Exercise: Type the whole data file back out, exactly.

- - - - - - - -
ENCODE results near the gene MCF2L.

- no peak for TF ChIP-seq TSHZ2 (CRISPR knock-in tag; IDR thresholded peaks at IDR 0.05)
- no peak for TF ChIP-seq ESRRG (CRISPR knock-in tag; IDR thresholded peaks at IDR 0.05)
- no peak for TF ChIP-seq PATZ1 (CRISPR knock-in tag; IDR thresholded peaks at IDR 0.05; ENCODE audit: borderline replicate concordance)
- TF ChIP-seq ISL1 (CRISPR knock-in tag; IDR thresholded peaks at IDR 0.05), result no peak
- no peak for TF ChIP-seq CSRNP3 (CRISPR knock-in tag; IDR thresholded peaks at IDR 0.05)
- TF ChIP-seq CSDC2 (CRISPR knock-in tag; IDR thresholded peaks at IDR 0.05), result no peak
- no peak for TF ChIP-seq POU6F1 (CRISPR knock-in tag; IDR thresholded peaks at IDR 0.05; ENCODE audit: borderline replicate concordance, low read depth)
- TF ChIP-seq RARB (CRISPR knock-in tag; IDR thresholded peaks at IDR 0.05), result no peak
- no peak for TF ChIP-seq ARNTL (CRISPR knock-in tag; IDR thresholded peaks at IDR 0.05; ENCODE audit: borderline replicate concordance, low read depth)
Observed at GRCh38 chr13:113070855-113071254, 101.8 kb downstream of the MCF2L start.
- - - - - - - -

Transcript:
ENCODE results near the gene MCF2L.

- no peak for TF ChIP-seq TSHZ2 (CRISPR knock-in tag; IDR thresholded peaks at IDR 0.05)
- no peak for TF ChIP-seq ESRRG (CRISPR knock-in tag; IDR thresholded peaks at IDR 0.05)
- no peak for TF ChIP-seq PATZ1 (CRISPR knock-in tag; IDR thresholded peaks at IDR 0.05; ENCODE audit: borderline replicate concordance)
- TF ChIP-seq ISL1 (CRISPR knock-in tag; IDR thresholded peaks at IDR 0.05), result no peak
- no peak for TF ChIP-seq CSRNP3 (CRISPR knock-in tag; IDR thresholded peaks at IDR 0.05)
- TF ChIP-seq CSDC2 (CRISPR knock-in tag; IDR thresholded peaks at IDR 0.05), result no peak
- no peak for TF ChIP-seq POU6F1 (CRISPR knock-in tag; IDR thresholded peaks at IDR 0.05; ENCODE audit: borderline replicate concordance, low read depth)
- TF ChIP-seq RARB (CRISPR knock-in tag; IDR thresholded peaks at IDR 0.05), result no peak
- no peak for TF ChIP-seq ARNTL (CRISPR knock-in tag; IDR thresholded peaks at IDR 0.05; ENCODE audit: borderline replicate concordance, low read depth)
Observed at GRCh38 chr13:113070855-113071254, 101.8 kb downstream of the MCF2L start.